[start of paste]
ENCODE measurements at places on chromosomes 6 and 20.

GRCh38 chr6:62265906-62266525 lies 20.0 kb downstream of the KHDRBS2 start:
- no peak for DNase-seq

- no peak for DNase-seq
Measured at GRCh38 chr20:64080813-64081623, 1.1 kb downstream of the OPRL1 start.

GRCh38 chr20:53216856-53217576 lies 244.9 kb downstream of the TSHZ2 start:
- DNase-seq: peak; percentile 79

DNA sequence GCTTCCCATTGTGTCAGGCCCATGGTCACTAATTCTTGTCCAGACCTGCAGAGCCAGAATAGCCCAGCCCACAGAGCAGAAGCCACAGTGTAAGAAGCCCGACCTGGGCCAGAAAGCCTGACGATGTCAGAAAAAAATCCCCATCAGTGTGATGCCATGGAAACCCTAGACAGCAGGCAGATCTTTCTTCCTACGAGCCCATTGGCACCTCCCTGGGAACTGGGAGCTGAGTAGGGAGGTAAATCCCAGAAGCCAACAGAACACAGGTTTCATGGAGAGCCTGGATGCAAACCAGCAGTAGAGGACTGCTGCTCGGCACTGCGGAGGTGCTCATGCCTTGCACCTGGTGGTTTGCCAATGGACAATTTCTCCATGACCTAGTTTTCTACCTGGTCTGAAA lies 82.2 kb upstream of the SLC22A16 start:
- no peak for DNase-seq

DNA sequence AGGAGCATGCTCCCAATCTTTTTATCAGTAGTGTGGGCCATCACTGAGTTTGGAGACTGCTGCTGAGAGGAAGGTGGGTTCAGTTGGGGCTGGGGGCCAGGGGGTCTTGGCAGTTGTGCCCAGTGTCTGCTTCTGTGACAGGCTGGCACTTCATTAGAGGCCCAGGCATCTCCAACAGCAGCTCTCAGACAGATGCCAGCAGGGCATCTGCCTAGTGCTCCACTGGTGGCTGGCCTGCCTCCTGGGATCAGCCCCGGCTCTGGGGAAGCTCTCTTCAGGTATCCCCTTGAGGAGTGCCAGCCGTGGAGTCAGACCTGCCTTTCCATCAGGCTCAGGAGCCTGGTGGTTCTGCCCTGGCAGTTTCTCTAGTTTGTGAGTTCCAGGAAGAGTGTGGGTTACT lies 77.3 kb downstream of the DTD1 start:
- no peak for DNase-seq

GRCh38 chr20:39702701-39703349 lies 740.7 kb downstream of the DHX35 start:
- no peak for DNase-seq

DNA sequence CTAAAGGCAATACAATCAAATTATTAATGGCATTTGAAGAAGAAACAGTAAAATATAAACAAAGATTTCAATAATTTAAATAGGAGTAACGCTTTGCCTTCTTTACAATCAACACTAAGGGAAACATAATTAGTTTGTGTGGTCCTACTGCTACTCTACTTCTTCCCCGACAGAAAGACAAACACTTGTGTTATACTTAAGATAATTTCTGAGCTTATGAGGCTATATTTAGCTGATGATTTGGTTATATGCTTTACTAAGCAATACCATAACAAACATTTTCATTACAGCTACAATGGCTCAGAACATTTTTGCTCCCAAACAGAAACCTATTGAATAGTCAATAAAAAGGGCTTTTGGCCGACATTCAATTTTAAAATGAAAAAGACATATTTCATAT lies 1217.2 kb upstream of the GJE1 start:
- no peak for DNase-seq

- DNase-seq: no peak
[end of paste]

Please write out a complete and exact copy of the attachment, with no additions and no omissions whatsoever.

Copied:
ENCODE measurements at places on chromosomes 6 and 20.

GRCh38 chr6:62265906-62266525 lies 20.0 kb downstream of the KHDRBS2 start:
- no peak for DNase-seq

- no peak for DNase-seq
Measured at GRCh38 chr20:64080813-64081623, 1.1 kb downstream of the OPRL1 start.

GRCh38 chr20:53216856-53217576 lies 244.9 kb downstream of the TSHZ2 start:
- DNase-seq: peak; percentile 79

DNA sequence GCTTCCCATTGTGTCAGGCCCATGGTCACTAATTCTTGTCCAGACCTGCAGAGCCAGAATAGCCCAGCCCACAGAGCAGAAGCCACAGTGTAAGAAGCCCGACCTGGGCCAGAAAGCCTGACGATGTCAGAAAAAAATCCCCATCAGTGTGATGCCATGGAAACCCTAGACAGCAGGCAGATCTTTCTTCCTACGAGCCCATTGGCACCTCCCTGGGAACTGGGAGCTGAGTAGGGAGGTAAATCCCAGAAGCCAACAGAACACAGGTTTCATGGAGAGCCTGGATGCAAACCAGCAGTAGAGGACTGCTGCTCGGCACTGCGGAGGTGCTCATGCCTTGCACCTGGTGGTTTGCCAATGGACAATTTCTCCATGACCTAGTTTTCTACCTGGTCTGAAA lies 82.2 kb upstream of the SLC22A16 start:
- no peak for DNase-seq

DNA sequence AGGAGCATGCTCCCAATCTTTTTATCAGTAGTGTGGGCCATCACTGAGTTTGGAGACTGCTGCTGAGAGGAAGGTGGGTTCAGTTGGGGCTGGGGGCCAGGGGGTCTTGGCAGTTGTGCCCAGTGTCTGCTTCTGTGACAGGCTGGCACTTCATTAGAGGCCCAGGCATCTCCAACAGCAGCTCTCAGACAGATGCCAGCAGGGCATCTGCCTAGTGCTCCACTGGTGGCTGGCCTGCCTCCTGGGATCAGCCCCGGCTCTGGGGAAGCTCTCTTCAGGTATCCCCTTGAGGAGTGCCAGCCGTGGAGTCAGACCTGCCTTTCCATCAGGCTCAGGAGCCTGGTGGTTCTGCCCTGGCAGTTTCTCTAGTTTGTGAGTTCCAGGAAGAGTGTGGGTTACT lies 77.3 kb downstream of the DTD1 start:
- no peak for DNase-seq

GRCh38 chr20:39702701-39703349 lies 740.7 kb downstream of the DHX35 start:
- no peak for DNase-seq

DNA sequence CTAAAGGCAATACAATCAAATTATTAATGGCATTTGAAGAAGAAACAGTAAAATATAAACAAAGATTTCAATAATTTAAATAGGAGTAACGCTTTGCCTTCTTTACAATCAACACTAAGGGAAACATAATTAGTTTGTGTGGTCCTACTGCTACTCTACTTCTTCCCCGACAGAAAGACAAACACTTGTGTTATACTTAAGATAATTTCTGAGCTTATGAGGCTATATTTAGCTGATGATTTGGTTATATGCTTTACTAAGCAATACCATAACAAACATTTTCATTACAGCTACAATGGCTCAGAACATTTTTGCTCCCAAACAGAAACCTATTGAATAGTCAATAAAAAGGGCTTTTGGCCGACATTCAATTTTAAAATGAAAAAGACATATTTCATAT lies 1217.2 kb upstream of the GJE1 start:
- no peak for DNase-seq

- DNase-seq: no peak